San Francisco housing official seeks ethics waiver 

The head of the Mayor’s Office of Housing is seeking a job with a nonprofit developer for which he’s approved several city contracts in recent months.

After five years with the Mayor’s Office, Doug Shoemaker could be working as president of the well-known affordable housing nonprofit Mercy Housing California sometime this summer if the Ethics Commission gives him permission at its meeting on Monday.

Voter-mandated rules prohibit city workers from being employed by any firm within a year of having been involved in awarding that organization a city contract — unless those officials granted a waiver from the Ethics Commission.

In this case, Shoemaker is seeking a waiver because he signed off on five contracts with Mercy Housing California in the past 12 months, including one for work on The City’s HOPE SF program, an ambitious plan to rebuild some of San Francisco’s most decrepit public housing sites.

He said he was not involved in any contracts with Mercy representatives since he began discussing the job with them in February.

“I can assure the commission that I have taken no actions to create a financial windfall for myself,” Shoemaker wrote in a letter to the commission.

This post-employment job restriction, among others, was established along with a waiver process by voters with the adoption of Proposition E in November 2003. Since 2004, the commission has approved 10 of the 12 waiver requests.

A waiver can be granted if it “determines that imposing the restriction could cause extreme hardship.”  Mayor Ed Lee has called Shoemaker’s waiver “appropriate.”  

Lee said in a May 24 letter that the contracts Shoemaker signed with Mercy Housing “have been through a rigorous public review process.”

Shoemaker was appointed director of the Mayor’s Office of Housing by then Mayor Gavin Newsom  in January 2009, after joining the department in February 2006. The agency oversees about $55 million of annual investments in affordable housing projects by both nonprofit and for-profit developers. He also serves as director of Hope SF, the program launched by Newsom to revitalize eight public housing sites through mixed-income development.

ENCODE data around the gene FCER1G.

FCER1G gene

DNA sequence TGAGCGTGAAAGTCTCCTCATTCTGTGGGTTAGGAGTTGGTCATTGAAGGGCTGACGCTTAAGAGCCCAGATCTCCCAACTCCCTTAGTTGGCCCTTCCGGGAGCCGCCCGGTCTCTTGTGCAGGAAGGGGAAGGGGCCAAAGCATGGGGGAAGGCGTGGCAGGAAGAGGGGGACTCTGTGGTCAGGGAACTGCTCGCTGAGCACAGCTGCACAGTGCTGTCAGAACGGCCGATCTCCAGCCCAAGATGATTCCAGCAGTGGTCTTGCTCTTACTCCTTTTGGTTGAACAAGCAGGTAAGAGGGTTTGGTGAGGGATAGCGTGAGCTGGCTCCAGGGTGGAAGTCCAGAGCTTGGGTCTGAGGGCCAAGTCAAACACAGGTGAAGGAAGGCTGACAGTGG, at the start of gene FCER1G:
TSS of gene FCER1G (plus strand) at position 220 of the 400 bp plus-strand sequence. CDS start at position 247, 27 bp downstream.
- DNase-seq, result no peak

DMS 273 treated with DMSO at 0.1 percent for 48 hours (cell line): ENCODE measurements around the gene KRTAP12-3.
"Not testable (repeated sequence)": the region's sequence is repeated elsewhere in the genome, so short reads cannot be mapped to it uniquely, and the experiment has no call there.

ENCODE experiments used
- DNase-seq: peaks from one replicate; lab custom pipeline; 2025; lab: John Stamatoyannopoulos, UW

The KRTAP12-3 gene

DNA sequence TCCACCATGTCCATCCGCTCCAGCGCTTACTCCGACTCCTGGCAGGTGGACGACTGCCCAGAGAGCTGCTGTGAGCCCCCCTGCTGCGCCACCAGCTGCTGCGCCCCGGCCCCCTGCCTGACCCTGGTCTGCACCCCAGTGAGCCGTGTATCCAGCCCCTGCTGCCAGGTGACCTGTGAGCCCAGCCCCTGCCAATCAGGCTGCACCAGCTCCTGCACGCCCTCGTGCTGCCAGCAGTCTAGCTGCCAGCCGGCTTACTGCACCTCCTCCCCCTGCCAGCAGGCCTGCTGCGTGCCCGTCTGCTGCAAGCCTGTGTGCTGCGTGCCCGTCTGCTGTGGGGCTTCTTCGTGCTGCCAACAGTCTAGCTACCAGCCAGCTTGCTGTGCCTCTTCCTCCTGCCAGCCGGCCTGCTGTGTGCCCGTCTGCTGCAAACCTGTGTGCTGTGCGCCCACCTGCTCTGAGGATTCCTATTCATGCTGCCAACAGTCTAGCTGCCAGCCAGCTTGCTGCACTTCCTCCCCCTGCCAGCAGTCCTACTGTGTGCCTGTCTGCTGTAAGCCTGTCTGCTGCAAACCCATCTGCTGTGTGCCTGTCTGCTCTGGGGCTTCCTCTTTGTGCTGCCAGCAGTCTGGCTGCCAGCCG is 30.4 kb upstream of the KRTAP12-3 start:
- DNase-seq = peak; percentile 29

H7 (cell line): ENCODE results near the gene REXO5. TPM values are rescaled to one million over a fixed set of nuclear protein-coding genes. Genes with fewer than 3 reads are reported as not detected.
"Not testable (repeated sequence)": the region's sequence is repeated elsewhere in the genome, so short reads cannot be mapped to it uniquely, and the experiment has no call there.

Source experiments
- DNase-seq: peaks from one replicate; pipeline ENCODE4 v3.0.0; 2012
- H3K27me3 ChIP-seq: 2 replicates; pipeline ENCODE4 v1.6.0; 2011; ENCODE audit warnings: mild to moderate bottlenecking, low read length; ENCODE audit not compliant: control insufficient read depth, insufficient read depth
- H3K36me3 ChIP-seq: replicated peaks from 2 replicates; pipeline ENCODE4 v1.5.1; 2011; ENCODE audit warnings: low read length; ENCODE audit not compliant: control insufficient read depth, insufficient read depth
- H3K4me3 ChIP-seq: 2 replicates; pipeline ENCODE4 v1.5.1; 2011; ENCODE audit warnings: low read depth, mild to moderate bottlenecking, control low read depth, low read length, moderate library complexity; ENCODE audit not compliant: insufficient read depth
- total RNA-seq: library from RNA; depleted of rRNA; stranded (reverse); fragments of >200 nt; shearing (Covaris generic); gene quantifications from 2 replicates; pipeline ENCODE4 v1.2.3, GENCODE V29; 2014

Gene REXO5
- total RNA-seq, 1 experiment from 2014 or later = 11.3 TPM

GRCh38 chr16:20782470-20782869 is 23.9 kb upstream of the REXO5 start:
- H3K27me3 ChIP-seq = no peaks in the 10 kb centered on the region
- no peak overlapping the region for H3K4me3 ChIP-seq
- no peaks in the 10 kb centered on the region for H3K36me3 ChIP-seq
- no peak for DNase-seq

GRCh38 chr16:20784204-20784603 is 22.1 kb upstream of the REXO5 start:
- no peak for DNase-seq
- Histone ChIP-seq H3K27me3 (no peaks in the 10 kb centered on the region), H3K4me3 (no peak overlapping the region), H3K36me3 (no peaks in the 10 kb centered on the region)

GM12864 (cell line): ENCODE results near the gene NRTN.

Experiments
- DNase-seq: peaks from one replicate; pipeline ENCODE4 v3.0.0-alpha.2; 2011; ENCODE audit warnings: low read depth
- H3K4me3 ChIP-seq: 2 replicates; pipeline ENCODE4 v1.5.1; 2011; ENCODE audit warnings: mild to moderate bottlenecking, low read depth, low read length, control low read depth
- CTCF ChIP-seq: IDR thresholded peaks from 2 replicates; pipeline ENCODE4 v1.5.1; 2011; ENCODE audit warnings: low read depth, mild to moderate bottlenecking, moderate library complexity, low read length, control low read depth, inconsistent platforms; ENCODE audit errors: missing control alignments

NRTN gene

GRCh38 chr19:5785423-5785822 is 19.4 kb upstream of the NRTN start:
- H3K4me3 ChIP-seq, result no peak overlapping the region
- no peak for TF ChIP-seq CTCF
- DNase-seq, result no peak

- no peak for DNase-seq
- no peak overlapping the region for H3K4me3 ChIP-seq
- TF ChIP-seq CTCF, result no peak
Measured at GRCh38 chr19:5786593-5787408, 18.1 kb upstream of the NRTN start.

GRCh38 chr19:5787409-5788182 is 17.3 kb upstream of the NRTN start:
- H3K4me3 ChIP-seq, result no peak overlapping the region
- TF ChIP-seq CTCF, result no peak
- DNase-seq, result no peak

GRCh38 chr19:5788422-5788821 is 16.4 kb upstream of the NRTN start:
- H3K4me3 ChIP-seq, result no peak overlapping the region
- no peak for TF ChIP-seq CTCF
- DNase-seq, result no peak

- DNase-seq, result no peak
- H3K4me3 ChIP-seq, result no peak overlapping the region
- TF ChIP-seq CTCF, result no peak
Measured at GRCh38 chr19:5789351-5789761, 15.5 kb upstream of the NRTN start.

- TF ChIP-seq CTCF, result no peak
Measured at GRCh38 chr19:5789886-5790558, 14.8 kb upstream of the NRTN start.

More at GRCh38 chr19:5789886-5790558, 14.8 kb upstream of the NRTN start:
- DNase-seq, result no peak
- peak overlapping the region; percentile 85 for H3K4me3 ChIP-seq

“[Hope SF] will continue to move forward with a new leader, but the Mayor will not be considering any candidates until the job waiver has been considered,” Lee’s spokeswoman Christine Falvey said.

jsabatini@sfexaminer.com

Waivers approved


Since post-employment restrictions were adopted by voters in 2003, the Ethics Commission has granted 10 of 12 waiver requests. Here are a few:

Terence Hallinan March 10, 2004  

Waiver to represent clients after no longer serving as district attorney

Tony Hall July 30, 2004  

Waiver to serve as executive director of the Treasure Island Development Authority after serving as member of the Board of Supervisors

Matt Gonzalez March 9, 2005

Former supervisor sought to practice law that would necessitate interaction with the City Attorney’s Office and the District Attorney’s Office

Kyri McClellan Feb. 28, 2011

Former project manager in the Mayor’s Office of Economic and Workforce Development allowed to become executive director of the nonprofit America’s Cup Organizing Committee

Source: Ethics Commission

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